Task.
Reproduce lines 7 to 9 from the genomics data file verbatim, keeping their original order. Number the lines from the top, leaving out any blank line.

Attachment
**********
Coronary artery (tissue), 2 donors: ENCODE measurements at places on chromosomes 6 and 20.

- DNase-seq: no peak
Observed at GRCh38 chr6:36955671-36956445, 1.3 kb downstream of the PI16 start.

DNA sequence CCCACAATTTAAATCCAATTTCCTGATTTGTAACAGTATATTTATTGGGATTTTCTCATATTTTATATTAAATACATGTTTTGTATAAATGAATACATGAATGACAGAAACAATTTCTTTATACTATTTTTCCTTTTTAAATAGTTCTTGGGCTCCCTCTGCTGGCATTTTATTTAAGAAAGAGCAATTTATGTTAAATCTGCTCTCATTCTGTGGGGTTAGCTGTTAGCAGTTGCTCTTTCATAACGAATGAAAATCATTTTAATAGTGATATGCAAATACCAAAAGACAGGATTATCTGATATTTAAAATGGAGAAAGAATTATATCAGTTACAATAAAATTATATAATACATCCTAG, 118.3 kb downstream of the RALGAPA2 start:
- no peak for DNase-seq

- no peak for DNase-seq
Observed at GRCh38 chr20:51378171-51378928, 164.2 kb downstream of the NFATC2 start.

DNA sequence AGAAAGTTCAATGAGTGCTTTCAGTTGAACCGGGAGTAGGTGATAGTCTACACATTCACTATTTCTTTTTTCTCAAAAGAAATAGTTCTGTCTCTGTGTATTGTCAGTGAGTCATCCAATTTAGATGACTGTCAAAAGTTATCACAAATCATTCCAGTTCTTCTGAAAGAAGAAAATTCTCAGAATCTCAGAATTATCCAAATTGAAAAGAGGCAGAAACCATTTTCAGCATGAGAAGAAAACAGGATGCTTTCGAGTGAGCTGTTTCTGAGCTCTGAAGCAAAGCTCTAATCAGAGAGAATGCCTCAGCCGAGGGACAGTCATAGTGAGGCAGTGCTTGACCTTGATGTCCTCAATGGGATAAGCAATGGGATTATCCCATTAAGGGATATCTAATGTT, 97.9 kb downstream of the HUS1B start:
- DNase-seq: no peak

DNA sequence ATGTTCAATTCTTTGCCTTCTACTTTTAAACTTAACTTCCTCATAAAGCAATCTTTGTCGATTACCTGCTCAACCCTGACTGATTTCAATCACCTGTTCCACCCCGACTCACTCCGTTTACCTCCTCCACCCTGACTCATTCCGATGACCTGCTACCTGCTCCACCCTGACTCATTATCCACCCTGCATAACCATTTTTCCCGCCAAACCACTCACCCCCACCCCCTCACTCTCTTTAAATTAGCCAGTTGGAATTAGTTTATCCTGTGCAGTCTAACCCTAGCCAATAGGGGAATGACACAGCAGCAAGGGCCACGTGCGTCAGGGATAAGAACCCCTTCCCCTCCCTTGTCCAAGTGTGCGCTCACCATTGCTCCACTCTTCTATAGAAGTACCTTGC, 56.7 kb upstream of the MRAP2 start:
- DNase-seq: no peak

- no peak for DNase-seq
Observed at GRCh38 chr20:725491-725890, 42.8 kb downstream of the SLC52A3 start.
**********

Observed at GRCh38 chr20:51378171-51378928, 164.2 kb downstream of the NFATC2 start.

DNA sequence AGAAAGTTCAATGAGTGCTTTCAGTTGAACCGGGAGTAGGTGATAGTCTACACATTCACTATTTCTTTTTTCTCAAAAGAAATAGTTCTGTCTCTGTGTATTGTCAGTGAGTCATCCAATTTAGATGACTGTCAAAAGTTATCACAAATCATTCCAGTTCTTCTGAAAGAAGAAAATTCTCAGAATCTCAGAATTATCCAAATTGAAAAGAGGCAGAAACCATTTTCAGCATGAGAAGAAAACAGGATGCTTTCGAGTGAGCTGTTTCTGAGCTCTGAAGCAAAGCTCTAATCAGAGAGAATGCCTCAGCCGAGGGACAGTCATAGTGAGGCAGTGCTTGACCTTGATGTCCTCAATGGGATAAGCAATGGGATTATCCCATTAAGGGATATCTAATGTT, 97.9 kb downstream of the HUS1B start:
- DNase-seq: no peak